Afghanistan Dispatch

NPR's Photographer Reports From Afghanistan

  • NPR's staff photographer David Gilkey was embedded with Marines in southern Afghanistan during the launch of Operation Khanjar (Strike of the Sword). A Marine splashes water on his head in the 110-degree heat in Helmand province.
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    NPR's staff photographer David Gilkey was embedded with Marines in southern Afghanistan during the launch of Operation Khanjar (Strike of the Sword). A Marine splashes water on his head in the 110-degree heat in Helmand province.
    All photos by David Gilkey/NPR
  • Moving from north to south with his unit during Operation Khanjar, Lance Cpl. Chris Garcia wades across a 10-foot-deep irrigation ditch. The area is criss-crossed with flooded ditches, making it difficult to maneuver.
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    Moving from north to south with his unit during Operation Khanjar, Lance Cpl. Chris Garcia wades across a 10-foot-deep irrigation ditch. The area is criss-crossed with flooded ditches, making it difficult to maneuver.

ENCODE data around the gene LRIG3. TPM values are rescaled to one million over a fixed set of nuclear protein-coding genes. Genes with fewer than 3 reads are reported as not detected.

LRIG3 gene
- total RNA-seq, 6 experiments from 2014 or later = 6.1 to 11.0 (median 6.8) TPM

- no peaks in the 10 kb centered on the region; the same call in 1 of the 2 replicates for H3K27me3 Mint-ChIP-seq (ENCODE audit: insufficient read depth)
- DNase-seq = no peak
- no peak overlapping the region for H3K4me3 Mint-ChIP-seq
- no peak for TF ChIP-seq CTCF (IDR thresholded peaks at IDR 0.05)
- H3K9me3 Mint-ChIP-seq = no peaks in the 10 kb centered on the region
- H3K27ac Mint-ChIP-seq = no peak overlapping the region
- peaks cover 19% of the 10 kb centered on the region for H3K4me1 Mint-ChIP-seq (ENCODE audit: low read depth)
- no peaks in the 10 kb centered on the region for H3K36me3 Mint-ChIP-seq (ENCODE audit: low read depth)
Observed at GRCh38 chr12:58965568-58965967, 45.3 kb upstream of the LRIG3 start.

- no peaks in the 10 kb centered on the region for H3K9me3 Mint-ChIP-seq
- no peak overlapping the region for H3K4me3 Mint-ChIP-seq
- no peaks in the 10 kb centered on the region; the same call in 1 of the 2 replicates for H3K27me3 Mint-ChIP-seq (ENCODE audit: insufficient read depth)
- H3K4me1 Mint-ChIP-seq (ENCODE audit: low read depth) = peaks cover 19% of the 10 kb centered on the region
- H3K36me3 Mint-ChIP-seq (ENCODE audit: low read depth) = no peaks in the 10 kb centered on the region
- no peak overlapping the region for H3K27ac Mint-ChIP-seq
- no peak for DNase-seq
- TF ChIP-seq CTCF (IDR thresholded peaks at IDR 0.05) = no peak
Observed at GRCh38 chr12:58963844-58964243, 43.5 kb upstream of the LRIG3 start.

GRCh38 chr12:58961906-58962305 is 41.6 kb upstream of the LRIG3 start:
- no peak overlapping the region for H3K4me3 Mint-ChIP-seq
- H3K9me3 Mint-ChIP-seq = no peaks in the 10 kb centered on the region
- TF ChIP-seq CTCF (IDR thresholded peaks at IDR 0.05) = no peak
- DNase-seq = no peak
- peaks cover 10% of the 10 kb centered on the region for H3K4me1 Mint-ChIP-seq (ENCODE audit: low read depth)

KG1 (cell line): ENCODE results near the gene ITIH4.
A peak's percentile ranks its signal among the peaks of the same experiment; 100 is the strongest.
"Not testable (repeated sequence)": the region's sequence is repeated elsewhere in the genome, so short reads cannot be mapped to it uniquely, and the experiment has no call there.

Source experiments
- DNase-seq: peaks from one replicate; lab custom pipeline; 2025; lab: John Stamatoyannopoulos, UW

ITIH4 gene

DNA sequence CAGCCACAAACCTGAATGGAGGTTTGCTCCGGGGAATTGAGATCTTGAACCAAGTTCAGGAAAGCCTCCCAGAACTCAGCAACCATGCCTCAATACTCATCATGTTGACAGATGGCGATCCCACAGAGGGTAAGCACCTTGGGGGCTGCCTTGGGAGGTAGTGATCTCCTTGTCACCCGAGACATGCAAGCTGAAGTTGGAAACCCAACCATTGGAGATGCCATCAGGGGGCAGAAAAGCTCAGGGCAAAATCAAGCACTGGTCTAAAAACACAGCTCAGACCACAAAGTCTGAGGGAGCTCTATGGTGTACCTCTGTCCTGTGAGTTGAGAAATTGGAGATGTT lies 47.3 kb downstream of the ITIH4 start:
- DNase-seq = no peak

• Lance Cpl. Daron Diepenbruck wades through one of the hundreds of irrigation ditches the Marines had to cross. Gilkey says that the terrain in the Helmand province feels more like Vietnam than Afghanistan.
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    Lance Cpl. Daron Diepenbruck wades through one of the hundreds of irrigation ditches the Marines had to cross. Gilkey says that the terrain in the Helmand province feels more like Vietnam than Afghanistan.
  • The Marines take cover in a trench as they come under fire, south of the Garmsir district in southern Helmand province.
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    The Marines take cover in a trench as they come under fire, south of the Garmsir district in southern Helmand province.
  • The Marines are on their feet all day, and as Gilkey says, not once do they walk on roads. Their boots fill up with sweat, so during breaks they remove their boots to dry their feet.
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    The Marines are on their feet all day, and as Gilkey says, not once do they walk on roads. Their boots fill up with sweat, so during breaks they remove their boots to dry their feet.
  • Marines pause at a compound for about an hour when the midday heat is almost unbearable.